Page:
Jessica Kaushal currently serves as a postsecondary coach in the Scholars program where she is matched with a twelfth grade scholar to provide support on his journey towards a postsecondary education. Jessica joined FLOC last year, after a big move and change in industry encouraged her to give back to the community in a more direct way.
Jessica is no stranger to FLOC, though; this past summer she served as a math tutor to an energetic fifth grader in the Neighborhood Tutoring Program. While she loved NTP, Jessica decided to return as a postsecondary coach because she’s excited about providing the support she lacked to a high-school senior. “[Applying to college] is a complicated process,” said Jessica. “Going from a large public high school to a small private university, where it seemed like everyone already knew how to write a long paper, was a huge jump.”
This year, Jessica works with a student named Nicholas, who is interested in pursuing a liberal arts education, just as she did. Nicholas emigrated from Taiwan at a very young age, but after growing up in the city, he’s excited at the prospect of going to school elsewhere. He hopes to pick up some “non-euro-centric” history in college, and perhaps pursue his interest in behavior economics.
When asked why she originally chose to volunteer with FLOC, Jessica said that she appreciates the long-term relationship FLOC has with many of its students. Volunteering at FLOC has also given Jessica a more holistic perspective about the time and resources it takes to educate a child, which has influenced her mindset within the world of public policy.
We’re thrilled to have Jessica back for another exciting year at FLOC!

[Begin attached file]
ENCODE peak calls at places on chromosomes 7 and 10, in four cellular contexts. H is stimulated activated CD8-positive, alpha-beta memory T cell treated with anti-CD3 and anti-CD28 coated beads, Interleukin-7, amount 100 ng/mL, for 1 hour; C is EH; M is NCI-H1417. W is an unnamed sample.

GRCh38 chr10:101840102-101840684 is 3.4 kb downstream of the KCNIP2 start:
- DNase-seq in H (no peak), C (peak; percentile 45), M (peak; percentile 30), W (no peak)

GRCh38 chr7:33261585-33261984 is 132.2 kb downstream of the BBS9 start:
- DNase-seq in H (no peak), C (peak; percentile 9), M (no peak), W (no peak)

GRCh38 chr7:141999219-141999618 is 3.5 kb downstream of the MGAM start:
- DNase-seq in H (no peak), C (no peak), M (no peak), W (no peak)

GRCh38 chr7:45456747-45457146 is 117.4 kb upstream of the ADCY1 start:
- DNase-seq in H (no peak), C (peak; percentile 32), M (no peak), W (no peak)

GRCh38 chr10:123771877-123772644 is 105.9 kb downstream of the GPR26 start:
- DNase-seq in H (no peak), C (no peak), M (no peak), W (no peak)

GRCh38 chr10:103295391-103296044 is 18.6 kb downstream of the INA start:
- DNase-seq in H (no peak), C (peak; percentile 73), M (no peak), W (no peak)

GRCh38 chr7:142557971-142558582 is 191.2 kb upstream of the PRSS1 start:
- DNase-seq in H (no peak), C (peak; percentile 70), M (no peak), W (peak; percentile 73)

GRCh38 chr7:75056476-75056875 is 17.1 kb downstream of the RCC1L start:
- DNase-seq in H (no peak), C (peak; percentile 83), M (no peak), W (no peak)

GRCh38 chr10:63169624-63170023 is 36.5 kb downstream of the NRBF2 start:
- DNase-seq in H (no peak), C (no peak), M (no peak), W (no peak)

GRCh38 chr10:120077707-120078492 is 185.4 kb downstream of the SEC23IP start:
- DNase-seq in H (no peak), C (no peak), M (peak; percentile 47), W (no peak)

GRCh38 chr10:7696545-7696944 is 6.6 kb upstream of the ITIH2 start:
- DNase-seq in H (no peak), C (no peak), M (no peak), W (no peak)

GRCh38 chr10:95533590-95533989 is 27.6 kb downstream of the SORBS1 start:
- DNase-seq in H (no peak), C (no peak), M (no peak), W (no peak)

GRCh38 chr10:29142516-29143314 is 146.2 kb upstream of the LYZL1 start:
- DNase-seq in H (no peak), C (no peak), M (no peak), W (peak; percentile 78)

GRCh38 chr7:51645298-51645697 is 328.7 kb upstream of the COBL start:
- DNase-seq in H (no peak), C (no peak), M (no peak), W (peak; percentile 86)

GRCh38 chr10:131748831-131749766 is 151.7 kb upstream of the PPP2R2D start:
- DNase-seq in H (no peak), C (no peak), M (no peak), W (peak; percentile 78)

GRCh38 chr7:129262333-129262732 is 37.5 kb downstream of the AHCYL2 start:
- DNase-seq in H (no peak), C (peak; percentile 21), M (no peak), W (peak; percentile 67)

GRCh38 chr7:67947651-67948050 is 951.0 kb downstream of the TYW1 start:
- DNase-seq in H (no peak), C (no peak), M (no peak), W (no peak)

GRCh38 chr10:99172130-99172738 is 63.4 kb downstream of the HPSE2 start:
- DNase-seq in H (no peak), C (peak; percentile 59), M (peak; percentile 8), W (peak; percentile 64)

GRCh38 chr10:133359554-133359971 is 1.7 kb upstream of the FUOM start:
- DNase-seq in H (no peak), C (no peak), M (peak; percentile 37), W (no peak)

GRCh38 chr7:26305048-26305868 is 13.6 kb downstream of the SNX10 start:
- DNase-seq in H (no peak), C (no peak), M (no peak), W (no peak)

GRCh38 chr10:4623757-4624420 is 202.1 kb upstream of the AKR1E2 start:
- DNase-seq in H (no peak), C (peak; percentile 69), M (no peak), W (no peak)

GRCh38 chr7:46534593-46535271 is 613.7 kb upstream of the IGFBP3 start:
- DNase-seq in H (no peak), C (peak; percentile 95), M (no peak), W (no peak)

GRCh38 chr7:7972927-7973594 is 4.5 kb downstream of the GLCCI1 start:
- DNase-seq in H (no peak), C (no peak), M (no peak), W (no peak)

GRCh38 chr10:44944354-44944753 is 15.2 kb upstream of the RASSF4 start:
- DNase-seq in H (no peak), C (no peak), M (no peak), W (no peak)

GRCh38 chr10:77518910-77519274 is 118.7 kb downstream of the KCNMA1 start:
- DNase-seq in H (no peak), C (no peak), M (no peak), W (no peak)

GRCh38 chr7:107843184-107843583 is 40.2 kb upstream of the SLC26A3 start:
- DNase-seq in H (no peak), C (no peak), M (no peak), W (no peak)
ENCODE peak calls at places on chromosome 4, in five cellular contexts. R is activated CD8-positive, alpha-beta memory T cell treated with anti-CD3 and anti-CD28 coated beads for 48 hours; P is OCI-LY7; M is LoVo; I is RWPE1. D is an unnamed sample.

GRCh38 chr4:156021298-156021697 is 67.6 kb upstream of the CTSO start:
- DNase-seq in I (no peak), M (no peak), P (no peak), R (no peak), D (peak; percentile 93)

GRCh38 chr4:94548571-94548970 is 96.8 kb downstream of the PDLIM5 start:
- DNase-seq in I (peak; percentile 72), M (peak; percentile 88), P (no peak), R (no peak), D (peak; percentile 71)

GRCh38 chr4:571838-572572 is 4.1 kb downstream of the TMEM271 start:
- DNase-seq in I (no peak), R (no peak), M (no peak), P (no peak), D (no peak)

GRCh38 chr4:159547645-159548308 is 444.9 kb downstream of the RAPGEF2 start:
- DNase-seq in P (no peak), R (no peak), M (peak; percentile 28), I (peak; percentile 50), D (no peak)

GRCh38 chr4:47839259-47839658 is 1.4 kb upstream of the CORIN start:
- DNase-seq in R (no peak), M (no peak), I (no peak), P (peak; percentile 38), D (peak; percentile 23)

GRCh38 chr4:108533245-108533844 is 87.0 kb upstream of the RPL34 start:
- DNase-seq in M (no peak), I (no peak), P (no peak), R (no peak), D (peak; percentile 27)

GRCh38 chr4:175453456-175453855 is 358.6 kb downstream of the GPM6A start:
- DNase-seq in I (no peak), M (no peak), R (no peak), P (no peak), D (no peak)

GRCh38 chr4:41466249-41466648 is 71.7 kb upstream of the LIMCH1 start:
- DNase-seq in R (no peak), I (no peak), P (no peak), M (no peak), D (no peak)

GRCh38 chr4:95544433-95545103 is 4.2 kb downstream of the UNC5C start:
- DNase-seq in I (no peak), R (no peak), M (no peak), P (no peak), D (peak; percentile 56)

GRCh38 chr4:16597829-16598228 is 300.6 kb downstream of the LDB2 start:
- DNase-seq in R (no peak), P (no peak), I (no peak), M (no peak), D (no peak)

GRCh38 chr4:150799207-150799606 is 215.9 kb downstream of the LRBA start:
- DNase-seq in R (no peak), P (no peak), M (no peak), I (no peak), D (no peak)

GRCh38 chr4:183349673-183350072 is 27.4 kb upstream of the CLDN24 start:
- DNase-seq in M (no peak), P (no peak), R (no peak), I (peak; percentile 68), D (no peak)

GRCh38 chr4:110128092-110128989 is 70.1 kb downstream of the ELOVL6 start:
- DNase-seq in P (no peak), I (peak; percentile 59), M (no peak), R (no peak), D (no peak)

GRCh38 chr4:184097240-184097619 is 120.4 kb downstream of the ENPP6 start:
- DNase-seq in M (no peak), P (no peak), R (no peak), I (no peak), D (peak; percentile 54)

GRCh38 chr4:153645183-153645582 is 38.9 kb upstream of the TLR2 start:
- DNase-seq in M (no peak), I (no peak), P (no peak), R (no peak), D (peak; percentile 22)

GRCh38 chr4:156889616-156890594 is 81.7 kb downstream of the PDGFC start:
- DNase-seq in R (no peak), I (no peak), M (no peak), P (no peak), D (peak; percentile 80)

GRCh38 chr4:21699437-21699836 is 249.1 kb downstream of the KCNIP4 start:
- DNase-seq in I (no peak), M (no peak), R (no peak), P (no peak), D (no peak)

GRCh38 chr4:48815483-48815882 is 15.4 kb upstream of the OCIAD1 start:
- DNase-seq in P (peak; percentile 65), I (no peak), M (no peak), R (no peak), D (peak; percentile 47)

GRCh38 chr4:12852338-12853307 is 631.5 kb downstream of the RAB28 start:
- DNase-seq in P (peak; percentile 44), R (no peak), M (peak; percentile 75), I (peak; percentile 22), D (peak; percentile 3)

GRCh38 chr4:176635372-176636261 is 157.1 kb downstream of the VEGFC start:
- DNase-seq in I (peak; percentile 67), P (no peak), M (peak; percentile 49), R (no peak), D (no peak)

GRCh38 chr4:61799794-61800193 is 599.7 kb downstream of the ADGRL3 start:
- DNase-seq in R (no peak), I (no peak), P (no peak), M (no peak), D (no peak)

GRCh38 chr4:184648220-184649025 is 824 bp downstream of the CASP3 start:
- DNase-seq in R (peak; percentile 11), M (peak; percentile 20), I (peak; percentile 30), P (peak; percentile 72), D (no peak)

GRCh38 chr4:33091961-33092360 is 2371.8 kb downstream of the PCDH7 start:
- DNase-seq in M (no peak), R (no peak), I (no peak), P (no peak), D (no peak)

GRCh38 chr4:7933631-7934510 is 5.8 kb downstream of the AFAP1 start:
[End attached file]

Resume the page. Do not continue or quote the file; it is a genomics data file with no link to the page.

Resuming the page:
(Samantha Bailey is the Bilingual Recruitment and Outreach Coordinator at FLOC.)
“What’s a New Year’s resolution? Anyone know?” I asked our animated 6th grade Scholars.
“But it’s a fake goal! My mom says they always get broken,” another Scholar offered.
A debate about what a New Year’s resolution is quickly ensued, and we decided a New Year’s resolution is a commitment that a person makes to one or more personal goals, projects, or the reforming of a habit, and is generally meant to last for the whole year. One Scholar shared it’s important to think about what you want 2015 to be so you’ll have a better chance of achieving it. Building upon this, our Scholars brainstormed academic, athletic and/or extra-curricular, and personal goals for 2015. Through dialoging and journaling, Scholars decided what is most important for them to work on this year and shared with their peers.
Each Scholar received a paper “brick” to artistically portray their New Year’s resolutions. Next, we collaboratively created a “6th Grade Scholars Wall of Resolve.” Our community of Scholars proudly taped their resolutions on the Wall of Resolve, squealing with delight as they read each other’s goals. One Scholar resolved to learn more in Robotics Club while another vowed to help out more at home and “shine bright like a diamond” in 2015. Each Scholar’s unique brick was pieced together with the others to make a giant puzzle of goals and dreams. Happy New Year from our Scholars community!
(Kayla Blau is the Scholars Program Instructor for the 6th and 9th grades.)
Mark Fabros serves as a tutor with the FLOC Neighborhood Tutoring Program. In this role, he tutors high school student Bryant on Saturday mornings in Math.